Another concern is the power global retailers have over suppliers. Borders and Barnes & Noble are now bigger than the top 10 publishers combined. Home Depot and Lowe’s, which were barely a blip on the radar 20 years ago, now command half of all sales of hardware and building supplies. As gatekeepers, they have extraordinary power to exact favorable terms from manufacturers—which may not be extended to smaller competing retailers—and to lock out some producers entirely.
We need to step up investigation and enforcement of predatory pricing violations and the illegal exercise of buyer power. Unfortunately, the Bush administration appears headed in the other direction. Its Antitrust Modernization Commission is weighing the repeal of the Robinson-Patman Act, a key law for checking the power of giant retailers.
Perhaps it is also time to think about imposing a cap on the market share that any one company is allowed to attain. Wal-Mart now has 30 percent of the market for groceries and basic household goods in some major metros, such as Dallas-Fort Worth, and an even greater share in many small towns.
2. Expand Community Control Over Development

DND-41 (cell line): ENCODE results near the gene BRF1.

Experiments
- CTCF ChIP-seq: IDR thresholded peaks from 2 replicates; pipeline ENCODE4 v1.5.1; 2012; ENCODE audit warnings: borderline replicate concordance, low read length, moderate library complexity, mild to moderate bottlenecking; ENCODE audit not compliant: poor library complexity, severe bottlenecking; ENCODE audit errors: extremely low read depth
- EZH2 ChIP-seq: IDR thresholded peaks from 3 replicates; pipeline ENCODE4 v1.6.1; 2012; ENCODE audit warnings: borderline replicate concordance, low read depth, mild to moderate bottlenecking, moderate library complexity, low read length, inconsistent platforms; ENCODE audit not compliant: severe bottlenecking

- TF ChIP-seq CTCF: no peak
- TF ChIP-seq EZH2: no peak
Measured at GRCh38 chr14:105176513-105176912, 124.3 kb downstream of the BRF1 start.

Cities already have the authority to set limits and impose standards on retail development. Some are now leading the way by requiring retail projects to pass an economic impact analysis to gain approval, and restricting the size and location of new stores, which is crucial to preventing companies like Wal-Mart from overwhelming local economies.
But there are major hurdles. One is the lingering belief among many local officials that these big stores are good for local economies. Papers that came out of a recent Wal-Mart-funded conference and a number of earlier studies have reached a range of conclusions about Wal-Mart’s effect on local economies, spanning from significant negative impacts to modest benefits.
But what’s striking is the vast gap between the findings of even the most favorable studies and the economic Shangri-La that this company and other big-box retailers have been peddling to local officials.